A Prospective Assessment of Optimal Mechanical Ventilation Parameters for Pediatric Catheter Ablation
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Catheter stability, an important factor in ablation success, is affected by ventilation. Optimal ventilation strategies for pediatric catheter ablation are not known. We hypothesized that small tidal volume and positive end-expiratory pressure are associated with reduced ablation catheter movement at annular positions. Subjects aged 5–25 years undergoing ablation for supraventricular tachycardia (SVT) or WPW at two centers from March 2015 to September 2016 were prospectively enrolled and randomized to receive mechanical ventilation with either positive end-expiratory pressure of 5 cm H2O (PEEP) or 0 cm H2O (ZEEP). Movement of the ablation catheter tip at standard annular positions was measured using 3D electroanatomic mapping systems under two conditions: small tidal volume (STV) (3–5 mL/kg) or large TV (LTV) (6–8 mL/kg). 58 subjects (mean age 13.8 years) were enrolled for a total of 266 separate observations of catheter movement. STV ventilation was associated with significantly reduced catheter movement, compared to LTV at all positions (right posteroseptal: 2.5 ± 1.4 vs. 5.2 ± 3.1 mm, p < 0.0001; right lateral: 2.7 ± 1.6 vs. 6.3 ± 3.5 mm, p < 0.0001; left lateral: 1.8 ± 1.0 vs. 4.3 ± 1.9 mm, p < 0.0001). The presence or absence of PEEP had no effect on catheter movement. In multivariable analysis, STV was associated with a 3.1-mm reduction in movement (95% CI 2.6–3.5, p < 0.0001), adjusting for end-expiratory pressure, annular location, and patient size. We conclude that STV ventilation is associated with reduced ablation catheter movement compared to a LTV strategy, independent of PEEP and annular position.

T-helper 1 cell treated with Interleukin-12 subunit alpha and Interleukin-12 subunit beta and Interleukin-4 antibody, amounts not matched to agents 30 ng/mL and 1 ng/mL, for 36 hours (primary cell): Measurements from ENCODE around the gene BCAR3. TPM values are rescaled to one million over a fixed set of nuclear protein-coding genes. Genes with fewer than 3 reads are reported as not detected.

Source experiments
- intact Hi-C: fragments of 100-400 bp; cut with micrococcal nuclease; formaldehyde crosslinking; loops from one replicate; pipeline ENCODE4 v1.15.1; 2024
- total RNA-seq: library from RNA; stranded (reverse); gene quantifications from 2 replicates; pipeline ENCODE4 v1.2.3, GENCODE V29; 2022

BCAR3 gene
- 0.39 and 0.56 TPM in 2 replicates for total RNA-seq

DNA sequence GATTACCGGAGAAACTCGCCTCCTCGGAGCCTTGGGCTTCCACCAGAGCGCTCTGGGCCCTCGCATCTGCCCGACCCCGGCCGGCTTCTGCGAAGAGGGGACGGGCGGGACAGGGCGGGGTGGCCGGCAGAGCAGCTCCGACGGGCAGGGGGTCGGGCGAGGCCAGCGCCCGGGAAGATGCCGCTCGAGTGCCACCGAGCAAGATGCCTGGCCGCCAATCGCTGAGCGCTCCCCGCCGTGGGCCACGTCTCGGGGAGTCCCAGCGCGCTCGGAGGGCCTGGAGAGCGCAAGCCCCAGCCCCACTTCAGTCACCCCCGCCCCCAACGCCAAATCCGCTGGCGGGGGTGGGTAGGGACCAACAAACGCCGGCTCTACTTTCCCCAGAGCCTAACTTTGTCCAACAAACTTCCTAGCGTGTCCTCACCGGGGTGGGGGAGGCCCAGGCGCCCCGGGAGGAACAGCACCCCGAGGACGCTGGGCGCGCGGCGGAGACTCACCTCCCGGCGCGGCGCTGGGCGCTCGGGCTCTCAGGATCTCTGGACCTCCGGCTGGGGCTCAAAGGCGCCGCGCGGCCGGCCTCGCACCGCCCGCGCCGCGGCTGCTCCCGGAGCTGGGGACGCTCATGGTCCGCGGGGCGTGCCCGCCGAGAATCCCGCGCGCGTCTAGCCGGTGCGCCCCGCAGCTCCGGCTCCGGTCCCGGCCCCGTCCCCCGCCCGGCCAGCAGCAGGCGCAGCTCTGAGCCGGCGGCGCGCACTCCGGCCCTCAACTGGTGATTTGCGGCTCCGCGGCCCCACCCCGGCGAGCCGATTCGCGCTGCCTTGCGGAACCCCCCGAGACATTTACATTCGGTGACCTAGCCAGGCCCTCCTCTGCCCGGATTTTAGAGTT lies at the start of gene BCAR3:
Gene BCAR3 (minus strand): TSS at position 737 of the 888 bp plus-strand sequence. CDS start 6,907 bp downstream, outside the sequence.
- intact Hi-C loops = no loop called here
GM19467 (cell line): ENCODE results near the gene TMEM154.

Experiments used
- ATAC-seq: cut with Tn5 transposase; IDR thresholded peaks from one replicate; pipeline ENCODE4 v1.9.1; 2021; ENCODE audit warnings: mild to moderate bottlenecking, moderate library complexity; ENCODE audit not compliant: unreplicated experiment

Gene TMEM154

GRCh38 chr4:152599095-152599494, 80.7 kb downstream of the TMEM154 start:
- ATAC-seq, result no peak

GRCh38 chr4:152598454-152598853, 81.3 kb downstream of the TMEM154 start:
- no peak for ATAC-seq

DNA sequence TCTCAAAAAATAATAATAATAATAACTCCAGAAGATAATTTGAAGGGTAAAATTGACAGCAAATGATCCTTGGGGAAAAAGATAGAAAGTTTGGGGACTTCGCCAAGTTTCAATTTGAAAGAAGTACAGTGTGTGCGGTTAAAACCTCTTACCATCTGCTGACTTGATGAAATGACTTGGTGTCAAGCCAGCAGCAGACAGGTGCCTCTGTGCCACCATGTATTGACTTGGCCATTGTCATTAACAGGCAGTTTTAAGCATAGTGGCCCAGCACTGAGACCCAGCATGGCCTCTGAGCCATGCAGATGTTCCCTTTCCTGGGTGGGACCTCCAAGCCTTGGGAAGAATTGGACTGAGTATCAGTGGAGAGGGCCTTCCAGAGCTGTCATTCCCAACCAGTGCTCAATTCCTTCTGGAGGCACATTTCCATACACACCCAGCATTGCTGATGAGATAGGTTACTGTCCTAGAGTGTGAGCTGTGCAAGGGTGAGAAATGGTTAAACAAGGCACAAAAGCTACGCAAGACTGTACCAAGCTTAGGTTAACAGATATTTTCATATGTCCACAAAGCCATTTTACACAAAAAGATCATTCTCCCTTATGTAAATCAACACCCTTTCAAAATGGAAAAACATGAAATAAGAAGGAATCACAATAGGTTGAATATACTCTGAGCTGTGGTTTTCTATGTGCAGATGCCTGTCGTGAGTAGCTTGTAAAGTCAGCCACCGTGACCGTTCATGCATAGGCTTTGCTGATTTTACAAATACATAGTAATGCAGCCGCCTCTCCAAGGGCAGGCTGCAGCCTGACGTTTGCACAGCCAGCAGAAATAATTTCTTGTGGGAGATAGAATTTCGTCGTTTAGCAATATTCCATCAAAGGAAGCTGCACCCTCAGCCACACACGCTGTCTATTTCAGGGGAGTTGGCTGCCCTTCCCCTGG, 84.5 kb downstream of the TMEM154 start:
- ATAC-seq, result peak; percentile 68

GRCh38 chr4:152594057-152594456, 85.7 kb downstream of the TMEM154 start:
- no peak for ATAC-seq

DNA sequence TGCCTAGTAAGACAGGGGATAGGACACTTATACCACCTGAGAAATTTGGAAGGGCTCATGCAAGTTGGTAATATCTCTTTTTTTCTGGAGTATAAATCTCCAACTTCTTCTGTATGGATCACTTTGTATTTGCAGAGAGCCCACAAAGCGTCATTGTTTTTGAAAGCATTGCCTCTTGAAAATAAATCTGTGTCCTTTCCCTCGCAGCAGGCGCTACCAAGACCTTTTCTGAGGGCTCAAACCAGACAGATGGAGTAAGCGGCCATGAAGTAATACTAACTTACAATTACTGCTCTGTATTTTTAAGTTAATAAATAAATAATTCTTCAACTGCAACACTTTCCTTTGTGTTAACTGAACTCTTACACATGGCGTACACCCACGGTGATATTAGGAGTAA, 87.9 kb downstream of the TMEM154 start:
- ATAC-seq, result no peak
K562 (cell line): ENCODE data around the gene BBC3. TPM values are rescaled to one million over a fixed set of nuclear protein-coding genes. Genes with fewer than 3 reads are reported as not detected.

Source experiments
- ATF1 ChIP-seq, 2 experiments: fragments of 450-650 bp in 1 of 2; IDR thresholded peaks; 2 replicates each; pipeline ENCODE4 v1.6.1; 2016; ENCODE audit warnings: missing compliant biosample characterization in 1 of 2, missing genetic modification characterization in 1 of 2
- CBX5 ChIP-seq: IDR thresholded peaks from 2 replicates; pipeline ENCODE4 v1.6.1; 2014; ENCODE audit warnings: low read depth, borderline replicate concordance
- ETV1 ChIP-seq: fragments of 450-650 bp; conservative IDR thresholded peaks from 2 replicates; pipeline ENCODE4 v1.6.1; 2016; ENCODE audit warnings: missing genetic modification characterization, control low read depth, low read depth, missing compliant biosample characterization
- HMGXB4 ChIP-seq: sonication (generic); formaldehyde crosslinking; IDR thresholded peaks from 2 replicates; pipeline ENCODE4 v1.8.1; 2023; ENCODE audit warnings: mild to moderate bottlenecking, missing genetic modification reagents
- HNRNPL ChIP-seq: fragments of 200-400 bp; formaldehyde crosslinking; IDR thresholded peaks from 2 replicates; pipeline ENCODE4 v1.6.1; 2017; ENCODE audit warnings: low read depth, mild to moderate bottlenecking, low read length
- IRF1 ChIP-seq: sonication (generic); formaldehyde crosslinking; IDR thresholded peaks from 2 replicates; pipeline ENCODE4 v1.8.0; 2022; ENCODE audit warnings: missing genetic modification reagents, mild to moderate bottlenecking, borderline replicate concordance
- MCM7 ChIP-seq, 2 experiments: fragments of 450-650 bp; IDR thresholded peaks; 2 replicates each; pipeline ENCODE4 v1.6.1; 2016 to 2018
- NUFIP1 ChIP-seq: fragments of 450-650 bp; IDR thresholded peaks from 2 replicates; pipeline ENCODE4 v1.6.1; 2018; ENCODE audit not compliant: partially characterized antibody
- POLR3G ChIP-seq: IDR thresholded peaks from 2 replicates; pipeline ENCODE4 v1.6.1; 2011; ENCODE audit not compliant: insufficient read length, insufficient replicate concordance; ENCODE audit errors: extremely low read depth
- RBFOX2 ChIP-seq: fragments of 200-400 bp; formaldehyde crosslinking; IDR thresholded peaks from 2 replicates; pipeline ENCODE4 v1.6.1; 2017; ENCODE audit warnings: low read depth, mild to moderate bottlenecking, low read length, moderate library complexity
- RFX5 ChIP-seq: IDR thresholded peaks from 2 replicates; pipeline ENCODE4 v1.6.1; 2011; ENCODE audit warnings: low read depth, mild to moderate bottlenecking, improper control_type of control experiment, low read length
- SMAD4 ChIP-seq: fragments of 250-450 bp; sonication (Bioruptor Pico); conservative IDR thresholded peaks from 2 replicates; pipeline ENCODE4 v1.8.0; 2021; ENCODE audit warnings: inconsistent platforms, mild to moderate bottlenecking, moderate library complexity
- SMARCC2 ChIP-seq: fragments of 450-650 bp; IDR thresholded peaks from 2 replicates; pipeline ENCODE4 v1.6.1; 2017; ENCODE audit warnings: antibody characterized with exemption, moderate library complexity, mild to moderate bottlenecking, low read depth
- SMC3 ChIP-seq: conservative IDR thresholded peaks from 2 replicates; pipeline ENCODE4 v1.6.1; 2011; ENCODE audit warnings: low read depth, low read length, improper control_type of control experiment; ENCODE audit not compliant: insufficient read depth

KeywordsElectrophysiology Catheter ablation SVT WPW Catheter stability Ventilation
The authors would like to acknowledge Sadiq Khan (Biosense Webster) and Christine Feller (St. Jude Medical) for their technical support during this study.
Compliance with Ethical Standards
Conflict of interest
The authors declare that they have no conflicts of interest.
All procedures performed in this study were in accordance with the ethical standards of the institutional and/or national research committee and with the 1964 Helsinki declaration and its later amendments or comparable ethical standards. This study was approved by the IRBs of both Children’s Hospital at Montefiore/Albert Einstein College of Medicine and Lucile Packard Children’s Hospital/Stanford University School of Medicine.
Written informed consent was obtained from all individual participants in the study. This article does not contain any studies with animals performed by any of the authors.
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